Veteran 3rd District Trustee Bob Streit minces no words when he discusses his re-election campaign: “This does represent a battle for the hearts and souls of Oak Lawn,” he said.
In Streit’s mind, Oak Lawn’s political landscape has only two sides: his and that of Oak Lawn Mayor Sandra Bury. There is no gray area, no middle ground.
One of his opponents, Scott Hollis, minces no words when he describes what it's been like the past couple of months to ram heads with incumbent Streit.
Hollis said his decision to oppose Streit has come at a price.
He said he’s received harassing telephone calls, some which are placed in the middle of the night, and said that he’s being followed at times.
“He goes to all extremes,” Hollis said of Streit.
Hollis said the tactics are designed to prevent him from focusing on the campaign.
About the campaign...
To Streit’s way of thinking, his re-election campaign is as much a referendum on his performance as that of the mayor.
“When the mayor was elected two years ago, she made it clear that she did not want to work with me,” he said.
On Tuesday, voters in the 3rd District will choose between Streit, political newcomer Hollis or John J.J. Zurek, who some believe was convinced to run by Streit in an effort to harm Hollis’ chances.
Streit, 59, has spent the past two years battling Bury and her administration on a variety of issues, including the decision to outsource the village’s 911 dispatch center and the way Stony Creek Promenade was ultimately developed.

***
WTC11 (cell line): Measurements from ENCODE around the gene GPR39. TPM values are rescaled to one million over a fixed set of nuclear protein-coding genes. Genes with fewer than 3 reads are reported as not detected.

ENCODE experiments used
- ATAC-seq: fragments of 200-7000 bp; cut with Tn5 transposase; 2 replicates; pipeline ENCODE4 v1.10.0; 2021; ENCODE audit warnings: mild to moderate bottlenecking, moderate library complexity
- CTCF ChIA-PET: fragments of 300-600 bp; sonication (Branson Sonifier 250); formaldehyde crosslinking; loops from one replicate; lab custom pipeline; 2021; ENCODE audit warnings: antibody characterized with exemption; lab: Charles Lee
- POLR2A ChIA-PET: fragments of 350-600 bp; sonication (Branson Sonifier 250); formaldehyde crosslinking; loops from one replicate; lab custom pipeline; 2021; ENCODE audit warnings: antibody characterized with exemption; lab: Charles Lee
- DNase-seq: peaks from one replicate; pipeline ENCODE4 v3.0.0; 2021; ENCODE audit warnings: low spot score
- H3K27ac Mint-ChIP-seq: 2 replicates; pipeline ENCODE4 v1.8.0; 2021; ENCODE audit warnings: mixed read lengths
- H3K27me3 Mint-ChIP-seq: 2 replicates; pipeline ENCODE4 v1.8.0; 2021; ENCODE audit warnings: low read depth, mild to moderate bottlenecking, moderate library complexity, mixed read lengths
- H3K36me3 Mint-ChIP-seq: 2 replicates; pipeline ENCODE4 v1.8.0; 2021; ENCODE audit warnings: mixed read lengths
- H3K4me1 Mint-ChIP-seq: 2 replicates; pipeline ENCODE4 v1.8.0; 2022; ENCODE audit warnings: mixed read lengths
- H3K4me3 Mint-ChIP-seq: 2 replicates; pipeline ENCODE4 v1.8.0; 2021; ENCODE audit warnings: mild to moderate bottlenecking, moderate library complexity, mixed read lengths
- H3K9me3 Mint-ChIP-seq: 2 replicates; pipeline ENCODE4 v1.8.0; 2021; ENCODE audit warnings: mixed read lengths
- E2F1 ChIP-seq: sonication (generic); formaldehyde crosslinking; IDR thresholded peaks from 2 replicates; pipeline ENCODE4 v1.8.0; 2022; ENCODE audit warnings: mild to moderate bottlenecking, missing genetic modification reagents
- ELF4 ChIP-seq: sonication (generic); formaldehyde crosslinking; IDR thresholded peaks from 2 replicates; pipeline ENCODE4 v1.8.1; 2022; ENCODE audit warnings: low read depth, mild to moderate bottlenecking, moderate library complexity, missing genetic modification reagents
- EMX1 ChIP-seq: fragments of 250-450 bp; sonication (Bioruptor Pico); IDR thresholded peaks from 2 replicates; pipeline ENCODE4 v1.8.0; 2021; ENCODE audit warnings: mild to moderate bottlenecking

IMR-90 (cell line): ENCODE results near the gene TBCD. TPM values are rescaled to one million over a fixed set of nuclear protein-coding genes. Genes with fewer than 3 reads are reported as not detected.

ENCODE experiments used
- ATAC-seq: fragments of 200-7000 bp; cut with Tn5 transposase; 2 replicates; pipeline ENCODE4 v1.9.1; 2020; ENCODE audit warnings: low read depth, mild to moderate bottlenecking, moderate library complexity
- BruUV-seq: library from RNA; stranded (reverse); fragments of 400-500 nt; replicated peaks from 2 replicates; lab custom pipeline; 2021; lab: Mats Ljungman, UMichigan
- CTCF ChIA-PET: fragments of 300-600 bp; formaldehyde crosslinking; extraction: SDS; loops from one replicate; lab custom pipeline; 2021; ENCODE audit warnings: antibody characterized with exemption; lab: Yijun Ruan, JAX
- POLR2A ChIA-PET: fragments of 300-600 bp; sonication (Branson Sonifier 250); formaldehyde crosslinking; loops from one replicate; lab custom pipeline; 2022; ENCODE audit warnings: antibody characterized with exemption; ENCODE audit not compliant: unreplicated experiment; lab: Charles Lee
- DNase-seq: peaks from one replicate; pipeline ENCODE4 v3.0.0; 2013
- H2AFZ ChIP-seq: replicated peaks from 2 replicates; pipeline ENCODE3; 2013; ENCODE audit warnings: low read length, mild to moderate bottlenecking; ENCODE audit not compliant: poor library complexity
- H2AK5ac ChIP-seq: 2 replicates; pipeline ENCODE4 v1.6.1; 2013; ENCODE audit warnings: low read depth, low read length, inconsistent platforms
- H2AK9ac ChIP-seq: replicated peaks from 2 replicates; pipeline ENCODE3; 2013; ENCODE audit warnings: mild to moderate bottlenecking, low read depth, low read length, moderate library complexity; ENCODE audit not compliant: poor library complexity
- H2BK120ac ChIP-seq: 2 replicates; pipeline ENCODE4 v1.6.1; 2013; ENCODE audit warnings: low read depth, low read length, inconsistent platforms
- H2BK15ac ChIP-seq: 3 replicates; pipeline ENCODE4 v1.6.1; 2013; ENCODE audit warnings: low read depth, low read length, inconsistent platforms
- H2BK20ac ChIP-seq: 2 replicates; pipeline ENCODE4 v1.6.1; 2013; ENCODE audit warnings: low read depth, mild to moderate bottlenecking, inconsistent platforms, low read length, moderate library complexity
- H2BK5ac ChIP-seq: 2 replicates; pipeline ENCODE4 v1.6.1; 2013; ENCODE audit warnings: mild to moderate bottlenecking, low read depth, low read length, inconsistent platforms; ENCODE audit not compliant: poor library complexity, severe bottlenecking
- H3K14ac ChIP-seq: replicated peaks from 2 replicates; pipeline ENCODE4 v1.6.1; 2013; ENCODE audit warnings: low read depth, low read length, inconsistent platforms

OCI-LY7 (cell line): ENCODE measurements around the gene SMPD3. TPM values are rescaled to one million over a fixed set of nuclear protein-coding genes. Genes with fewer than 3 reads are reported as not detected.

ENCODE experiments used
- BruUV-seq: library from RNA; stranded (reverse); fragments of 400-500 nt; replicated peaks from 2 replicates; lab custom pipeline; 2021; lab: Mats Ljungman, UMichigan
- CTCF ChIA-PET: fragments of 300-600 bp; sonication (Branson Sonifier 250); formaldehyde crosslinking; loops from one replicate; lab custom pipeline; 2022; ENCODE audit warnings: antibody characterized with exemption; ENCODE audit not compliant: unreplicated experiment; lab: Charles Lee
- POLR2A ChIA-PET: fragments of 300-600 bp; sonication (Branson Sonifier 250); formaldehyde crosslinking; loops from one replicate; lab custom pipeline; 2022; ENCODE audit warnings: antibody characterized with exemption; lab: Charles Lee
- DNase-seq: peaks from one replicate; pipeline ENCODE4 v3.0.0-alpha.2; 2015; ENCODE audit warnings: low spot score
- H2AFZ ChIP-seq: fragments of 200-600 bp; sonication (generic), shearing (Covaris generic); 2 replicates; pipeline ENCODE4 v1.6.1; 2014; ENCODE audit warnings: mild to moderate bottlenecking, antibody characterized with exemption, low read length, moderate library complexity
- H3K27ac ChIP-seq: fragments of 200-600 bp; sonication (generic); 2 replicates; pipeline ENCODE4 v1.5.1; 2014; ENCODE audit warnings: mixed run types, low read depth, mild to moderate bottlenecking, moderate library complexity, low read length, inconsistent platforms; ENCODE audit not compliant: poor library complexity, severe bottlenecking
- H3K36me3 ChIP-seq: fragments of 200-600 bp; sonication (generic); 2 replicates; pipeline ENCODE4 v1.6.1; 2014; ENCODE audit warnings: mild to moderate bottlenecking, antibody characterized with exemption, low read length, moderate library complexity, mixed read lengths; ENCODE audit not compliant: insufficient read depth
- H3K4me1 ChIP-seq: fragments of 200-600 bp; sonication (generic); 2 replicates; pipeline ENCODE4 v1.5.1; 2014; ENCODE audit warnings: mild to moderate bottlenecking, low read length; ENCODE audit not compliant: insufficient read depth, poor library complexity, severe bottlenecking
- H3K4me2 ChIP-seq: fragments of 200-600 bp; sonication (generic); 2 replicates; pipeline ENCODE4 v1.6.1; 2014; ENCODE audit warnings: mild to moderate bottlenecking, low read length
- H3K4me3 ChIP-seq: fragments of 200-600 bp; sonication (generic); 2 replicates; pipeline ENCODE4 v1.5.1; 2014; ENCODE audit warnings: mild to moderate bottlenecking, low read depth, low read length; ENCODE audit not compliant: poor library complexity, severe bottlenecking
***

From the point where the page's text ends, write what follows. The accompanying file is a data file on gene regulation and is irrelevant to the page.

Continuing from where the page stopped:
He said the village is not as safe as it was just a few years ago and improving public safety—both fire and police—should be a higher priority for the administration.
“People know the outsourced (911 dispatch service) compromises public safety,” Streit said. “Burglaries are on the rise. I have every (burglary) report that is filed. I track them. The average resident knows somebody who has experienced a burglary.”
Streit last year proposed adding to the police patrol shifts additional officers who have other duties within the department. The proposal was not advanced.
“They immediately said it wasn’t necessary,” Streit said. “It’s something that has to be addressed. We need a stronger commitment to public safety.”
Streit also has criticized the development of Stony Creek Promenade at 111th Street and Cicero Avenue, saying Bury failed to carry out the initial vision for the center, which called for upscale stores to surround Mariano’s and Cooper’s Hawk Winery and Restaurant. Instead, he said, a mattress store and fast food restaurants filled the remainder of the development.
Streit said he’s taking nothing for granted in this, his seventh straight campaign for trustee. He’s been going door-to-door since early November and has well over 100 signs placed throughout the district.
“I’m highly motivated to win. I campaign as though I’m 10 points down,” said Streit, adding that a near defeat four years ago to a candidate running a write-in campaign is a factor in his renewed vigor.
Hollis said the message he’s heard from voters is clear: “I think they want a better place to live,” he said.
Hollis, a former city of Chicago employee, points to the “blight” on Southwest Highway as an example of the village’s need for redevelopment.
He’s noted that Streit’s office is located along the strip of shuttered businesses on Southwest Highway, yet Streit has done little to change the face of the business district.
For his part, Streit said he has proposed locating medical offices on Southwest Highway.
“It should be one of his main issues,” Hollis said. “He’s always blaming someone else.”
Hollis said he is confident he can work with other trustees and looks forward to ending the infighting for which the board is known.